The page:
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glory; and who, amidst the elegant commerce, and even the festive gaieties of private life, maintains the dignity of public sentiment by the conservative influence of his own example. It would be inconsistent with historical fidelity to pass over, in the life of Cæsar, his early attachment to unprincipled persons, his profligate extravagance, or his amour with the Egyptian queen. Mr. Fox was not a violator of the laws, nor do we charge him with any thing dishonourable in his conduct; but his departures, such as they were, from decorum and temperance, and the line of exemplary morals, ought no more to be suppressed or softened than the vices of Cæsar. In all probability, he would himself have been ashamed of the indiscriminate rhapsodical praise which has incumbered his memory. To the manly remonstrances of a virtuous friend, we can conceive it possible that he would have unveiled his early transgressions, and admitted his weakness and error. His understanding would have disdained to patronize the vices, which the effeminate sophisms of his friends, by endeavouring to disguise, have made more conspicuous ; illustrating, by the inconsistencies of their panegyrics, the danger to sound sentiment and correct principle, arising from an example, of which the vicious and -faulty parts were, perhaps, alone within the reach of imitation.

We could not forbear throwing out these few observations on a subject, not immediately connected with the object of this article, though naturally arising out of the topics which it incidentally presents to our consideration. It was impossible to contemplate the effects of Mr. Fox's political habits on the character and tendency of his history, without yielding to the temptation of glancing at his general character; and protesting against that praise which, not content with embalming his memory, has presumed to canonize his faults. We will now consign his virtues and his failings also to the impartial page of history (if any such shall record the transactions of these times, and give life to the embryon lessons of wisdom which they contain); where we trust his name will stand a memorial, as well of the great possibilities of the human intellect, as of the tendency of party struggles, and a lax education, to check, if not to defeat, the bounties of benignant nature.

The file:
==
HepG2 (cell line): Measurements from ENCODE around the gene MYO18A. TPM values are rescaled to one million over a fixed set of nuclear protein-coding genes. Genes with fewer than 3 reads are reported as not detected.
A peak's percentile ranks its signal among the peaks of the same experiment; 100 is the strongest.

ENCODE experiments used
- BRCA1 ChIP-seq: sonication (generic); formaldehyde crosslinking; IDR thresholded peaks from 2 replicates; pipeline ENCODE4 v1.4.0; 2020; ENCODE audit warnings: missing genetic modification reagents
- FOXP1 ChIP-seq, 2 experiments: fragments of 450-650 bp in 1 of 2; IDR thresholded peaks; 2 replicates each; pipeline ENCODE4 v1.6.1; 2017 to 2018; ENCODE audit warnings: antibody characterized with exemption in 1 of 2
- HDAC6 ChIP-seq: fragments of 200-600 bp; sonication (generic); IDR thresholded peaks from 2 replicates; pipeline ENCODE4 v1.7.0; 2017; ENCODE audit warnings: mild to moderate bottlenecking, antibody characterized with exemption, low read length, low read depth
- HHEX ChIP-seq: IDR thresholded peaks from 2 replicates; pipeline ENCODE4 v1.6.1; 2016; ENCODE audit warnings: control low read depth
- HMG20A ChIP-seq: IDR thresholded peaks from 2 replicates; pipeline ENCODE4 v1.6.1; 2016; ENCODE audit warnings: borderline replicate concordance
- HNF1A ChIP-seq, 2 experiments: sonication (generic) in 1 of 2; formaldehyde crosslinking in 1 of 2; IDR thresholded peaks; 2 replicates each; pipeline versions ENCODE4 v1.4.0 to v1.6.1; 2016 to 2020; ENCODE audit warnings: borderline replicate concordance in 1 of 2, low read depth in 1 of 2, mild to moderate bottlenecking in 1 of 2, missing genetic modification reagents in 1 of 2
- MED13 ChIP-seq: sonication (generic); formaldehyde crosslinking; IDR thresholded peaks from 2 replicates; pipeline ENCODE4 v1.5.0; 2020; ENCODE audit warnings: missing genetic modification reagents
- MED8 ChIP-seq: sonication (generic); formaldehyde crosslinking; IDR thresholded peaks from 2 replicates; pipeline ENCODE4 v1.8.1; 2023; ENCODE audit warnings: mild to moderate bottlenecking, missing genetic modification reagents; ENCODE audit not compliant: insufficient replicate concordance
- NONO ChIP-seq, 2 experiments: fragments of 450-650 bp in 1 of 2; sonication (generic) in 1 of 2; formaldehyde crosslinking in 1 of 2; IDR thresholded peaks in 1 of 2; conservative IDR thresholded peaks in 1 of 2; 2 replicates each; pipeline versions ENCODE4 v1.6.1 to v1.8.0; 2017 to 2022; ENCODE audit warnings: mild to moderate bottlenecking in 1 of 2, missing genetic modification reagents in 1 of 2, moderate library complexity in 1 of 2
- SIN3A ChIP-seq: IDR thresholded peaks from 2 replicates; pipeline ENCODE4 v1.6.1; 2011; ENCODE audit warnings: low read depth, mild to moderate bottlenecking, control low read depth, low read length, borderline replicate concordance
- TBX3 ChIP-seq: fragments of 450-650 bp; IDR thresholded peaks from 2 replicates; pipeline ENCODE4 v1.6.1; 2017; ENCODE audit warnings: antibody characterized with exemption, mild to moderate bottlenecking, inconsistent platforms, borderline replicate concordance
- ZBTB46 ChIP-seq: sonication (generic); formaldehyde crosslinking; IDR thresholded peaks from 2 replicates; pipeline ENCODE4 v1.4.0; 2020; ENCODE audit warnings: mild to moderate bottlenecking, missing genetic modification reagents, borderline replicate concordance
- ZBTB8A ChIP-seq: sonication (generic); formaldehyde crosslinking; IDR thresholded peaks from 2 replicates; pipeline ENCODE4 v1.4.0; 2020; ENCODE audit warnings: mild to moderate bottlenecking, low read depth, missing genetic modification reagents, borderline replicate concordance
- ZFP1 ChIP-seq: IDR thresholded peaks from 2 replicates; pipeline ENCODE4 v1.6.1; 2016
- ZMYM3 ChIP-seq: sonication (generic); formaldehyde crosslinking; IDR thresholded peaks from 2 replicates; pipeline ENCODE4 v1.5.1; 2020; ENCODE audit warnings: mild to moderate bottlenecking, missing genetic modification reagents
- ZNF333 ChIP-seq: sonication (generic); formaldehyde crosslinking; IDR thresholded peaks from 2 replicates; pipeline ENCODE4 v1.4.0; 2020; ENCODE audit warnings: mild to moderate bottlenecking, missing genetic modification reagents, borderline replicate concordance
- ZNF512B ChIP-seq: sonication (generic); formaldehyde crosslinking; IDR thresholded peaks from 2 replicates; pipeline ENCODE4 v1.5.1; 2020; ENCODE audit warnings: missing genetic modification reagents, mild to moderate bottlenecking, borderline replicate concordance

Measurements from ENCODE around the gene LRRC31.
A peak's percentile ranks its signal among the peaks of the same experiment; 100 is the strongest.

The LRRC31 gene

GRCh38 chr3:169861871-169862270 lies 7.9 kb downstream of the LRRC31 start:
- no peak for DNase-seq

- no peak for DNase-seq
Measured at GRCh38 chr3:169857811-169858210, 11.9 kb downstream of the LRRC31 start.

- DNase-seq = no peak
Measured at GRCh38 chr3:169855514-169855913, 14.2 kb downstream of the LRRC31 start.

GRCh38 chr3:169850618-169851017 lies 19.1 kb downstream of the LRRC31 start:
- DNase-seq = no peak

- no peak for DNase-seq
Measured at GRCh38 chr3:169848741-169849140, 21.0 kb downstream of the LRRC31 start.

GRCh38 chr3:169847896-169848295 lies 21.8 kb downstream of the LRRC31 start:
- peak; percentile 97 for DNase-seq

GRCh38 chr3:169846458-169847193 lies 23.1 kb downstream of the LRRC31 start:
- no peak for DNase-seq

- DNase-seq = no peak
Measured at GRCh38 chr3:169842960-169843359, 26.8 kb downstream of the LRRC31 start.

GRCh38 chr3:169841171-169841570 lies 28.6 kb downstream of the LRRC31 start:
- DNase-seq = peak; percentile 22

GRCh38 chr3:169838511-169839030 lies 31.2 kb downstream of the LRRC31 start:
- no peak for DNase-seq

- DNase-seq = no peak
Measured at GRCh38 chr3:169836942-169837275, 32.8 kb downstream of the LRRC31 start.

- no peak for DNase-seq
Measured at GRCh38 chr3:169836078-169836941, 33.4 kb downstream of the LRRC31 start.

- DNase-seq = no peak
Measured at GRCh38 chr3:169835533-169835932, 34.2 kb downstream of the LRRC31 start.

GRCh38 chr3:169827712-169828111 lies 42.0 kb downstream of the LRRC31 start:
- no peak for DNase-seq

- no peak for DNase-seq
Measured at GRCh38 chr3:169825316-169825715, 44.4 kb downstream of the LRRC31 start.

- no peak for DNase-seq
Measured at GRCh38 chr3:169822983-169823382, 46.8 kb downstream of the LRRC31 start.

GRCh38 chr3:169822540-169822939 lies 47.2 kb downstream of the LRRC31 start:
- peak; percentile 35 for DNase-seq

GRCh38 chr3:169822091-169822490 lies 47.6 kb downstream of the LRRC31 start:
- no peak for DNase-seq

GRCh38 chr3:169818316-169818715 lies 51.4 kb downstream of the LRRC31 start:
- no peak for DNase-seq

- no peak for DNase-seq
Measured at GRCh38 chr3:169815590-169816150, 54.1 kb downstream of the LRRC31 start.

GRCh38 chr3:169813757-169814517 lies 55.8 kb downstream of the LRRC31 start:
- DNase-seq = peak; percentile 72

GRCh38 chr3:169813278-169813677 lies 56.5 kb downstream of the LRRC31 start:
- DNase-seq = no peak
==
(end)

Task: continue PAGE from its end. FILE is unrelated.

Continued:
To revert therefore to the subject immediately under consideration, we have no hesitation in saying, that Mr. Fox's historical fragment bears plain indications of the bias of his political sentiments. We are of opinion with Mr. Rose, that men who mix in parties are generally untit for the office of historian. If they write the accounts of their own times, quorum pars magna fuerunt, they are apt to endeavour to interest posterity in their quarrels; and if they write of antecedent events, their purpose will naturally be so to dress up those events, that contemporary transactions may take, by reflection, a colour favourable to their own political views. We have already, and we hope with sufficient distinctness, observed, that we do not impute to Mr. Fox any mistatements of facts ; but we cannot but suspect him of those natural prepossessions which are almost inseparable from party-spirit; and we think that the bias of these prepossessions is discernible throughout his history. It was said of the excellent Plutarch himself, that in his biographical parallels, notwithstanding all his integrity and candor, it was plain enough he was a Greek.

History, to be the handmaid of philosophy, and the mistress of - moral instruction, should be as chaste in respect to characters, as events. Her office has been well compared to that tribunal of the Egyptians mentioned by Diodorus, in which men and princes after their deaths were either acquitted with honour, or delivered over as criminals to posterity. Historical truth is not more sacred than historical justice. It is only by a due appropriation of praise and blame, that history becomes philosophy, teaching by examples, and capable of transfusing the virtues of one generation into another. "To this its retrospective efficacy, we might add, that while it maintains the credit of strict impartiality, it operates usefully on that imposing grandeur of sentiment, which -stretches the interests of the ambitious beyond the grave, and gladdens the prospect of eternity with the anticipation of a bright and lasting reputation on earth. When she is thus clear in her great office, it is her privilege to bring strength out of weakness, and to turn a superstitious vain glory into an accessory to improvement. A secondary hope of immortality is encouraged, which purifies the dregs of selfishness and sense, and if it cannot, like the religious hope of a heavenly futurity, raise us above the world, while we live in it, it is nevertheless strong enough to refine and exalt the worldly man in the choice of worldly objects.